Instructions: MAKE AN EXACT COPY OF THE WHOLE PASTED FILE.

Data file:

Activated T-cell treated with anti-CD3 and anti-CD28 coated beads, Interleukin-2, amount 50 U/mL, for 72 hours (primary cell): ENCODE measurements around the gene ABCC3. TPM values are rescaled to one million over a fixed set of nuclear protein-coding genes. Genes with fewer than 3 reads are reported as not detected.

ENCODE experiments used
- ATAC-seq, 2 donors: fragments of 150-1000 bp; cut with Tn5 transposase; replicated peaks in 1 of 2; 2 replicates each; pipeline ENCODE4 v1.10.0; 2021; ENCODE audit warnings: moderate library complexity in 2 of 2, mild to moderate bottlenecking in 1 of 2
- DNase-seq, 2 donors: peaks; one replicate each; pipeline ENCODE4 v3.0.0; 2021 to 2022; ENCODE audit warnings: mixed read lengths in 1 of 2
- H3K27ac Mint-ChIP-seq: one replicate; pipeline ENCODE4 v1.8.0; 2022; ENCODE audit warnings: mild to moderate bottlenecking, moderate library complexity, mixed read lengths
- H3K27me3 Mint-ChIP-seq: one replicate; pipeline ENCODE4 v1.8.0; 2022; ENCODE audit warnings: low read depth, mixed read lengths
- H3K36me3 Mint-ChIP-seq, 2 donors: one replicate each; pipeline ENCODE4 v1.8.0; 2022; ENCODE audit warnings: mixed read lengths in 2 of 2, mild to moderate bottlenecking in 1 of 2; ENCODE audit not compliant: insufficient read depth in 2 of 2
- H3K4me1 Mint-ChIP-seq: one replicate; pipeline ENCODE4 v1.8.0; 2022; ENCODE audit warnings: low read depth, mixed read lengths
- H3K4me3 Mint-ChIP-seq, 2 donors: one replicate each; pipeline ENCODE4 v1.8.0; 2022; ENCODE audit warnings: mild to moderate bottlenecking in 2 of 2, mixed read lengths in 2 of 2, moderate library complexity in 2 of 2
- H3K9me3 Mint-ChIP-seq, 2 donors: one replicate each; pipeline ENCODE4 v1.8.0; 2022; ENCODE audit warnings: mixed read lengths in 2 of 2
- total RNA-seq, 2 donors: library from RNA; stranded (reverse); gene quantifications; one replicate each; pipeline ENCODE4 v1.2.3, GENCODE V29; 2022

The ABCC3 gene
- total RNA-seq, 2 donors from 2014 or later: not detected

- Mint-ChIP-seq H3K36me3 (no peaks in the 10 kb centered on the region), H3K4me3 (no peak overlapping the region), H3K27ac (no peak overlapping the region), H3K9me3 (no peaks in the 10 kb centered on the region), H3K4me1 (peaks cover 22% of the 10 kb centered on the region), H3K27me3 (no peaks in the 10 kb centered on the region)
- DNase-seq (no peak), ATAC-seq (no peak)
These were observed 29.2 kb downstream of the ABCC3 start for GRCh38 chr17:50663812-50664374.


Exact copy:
Activated T-cell treated with anti-CD3 and anti-CD28 coated beads, Interleukin-2, amount 50 U/mL, for 72 hours (primary cell): ENCODE measurements around the gene ABCC3. TPM values are rescaled to one million over a fixed set of nuclear protein-coding genes. Genes with fewer than 3 reads are reported as not detected.

ENCODE experiments used
- ATAC-seq, 2 donors: fragments of 150-1000 bp; cut with Tn5 transposase; replicated peaks in 1 of 2; 2 replicates each; pipeline ENCODE4 v1.10.0; 2021; ENCODE audit warnings: moderate library complexity in 2 of 2, mild to moderate bottlenecking in 1 of 2
- DNase-seq, 2 donors: peaks; one replicate each; pipeline ENCODE4 v3.0.0; 2021 to 2022; ENCODE audit warnings: mixed read lengths in 1 of 2
- H3K27ac Mint-ChIP-seq: one replicate; pipeline ENCODE4 v1.8.0; 2022; ENCODE audit warnings: mild to moderate bottlenecking, moderate library complexity, mixed read lengths
- H3K27me3 Mint-ChIP-seq: one replicate; pipeline ENCODE4 v1.8.0; 2022; ENCODE audit warnings: low read depth, mixed read lengths
- H3K36me3 Mint-ChIP-seq, 2 donors: one replicate each; pipeline ENCODE4 v1.8.0; 2022; ENCODE audit warnings: mixed read lengths in 2 of 2, mild to moderate bottlenecking in 1 of 2; ENCODE audit not compliant: insufficient read depth in 2 of 2
- H3K4me1 Mint-ChIP-seq: one replicate; pipeline ENCODE4 v1.8.0; 2022; ENCODE audit warnings: low read depth, mixed read lengths
- H3K4me3 Mint-ChIP-seq, 2 donors: one replicate each; pipeline ENCODE4 v1.8.0; 2022; ENCODE audit warnings: mild to moderate bottlenecking in 2 of 2, mixed read lengths in 2 of 2, moderate library complexity in 2 of 2
- H3K9me3 Mint-ChIP-seq, 2 donors: one replicate each; pipeline ENCODE4 v1.8.0; 2022; ENCODE audit warnings: mixed read lengths in 2 of 2
- total RNA-seq, 2 donors: library from RNA; stranded (reverse); gene quantifications; one replicate each; pipeline ENCODE4 v1.2.3, GENCODE V29; 2022

The ABCC3 gene
- total RNA-seq, 2 donors from 2014 or later: not detected

- Mint-ChIP-seq H3K36me3 (no peaks in the 10 kb centered on the region), H3K4me3 (no peak overlapping the region), H3K27ac (no peak overlapping the region), H3K9me3 (no peaks in the 10 kb centered on the region), H3K4me1 (peaks cover 22% of the 10 kb centered on the region), H3K27me3 (no peaks in the 10 kb centered on the region)
- DNase-seq (no peak), ATAC-seq (no peak)
These were observed 29.2 kb downstream of the ABCC3 start for GRCh38 chr17:50663812-50664374.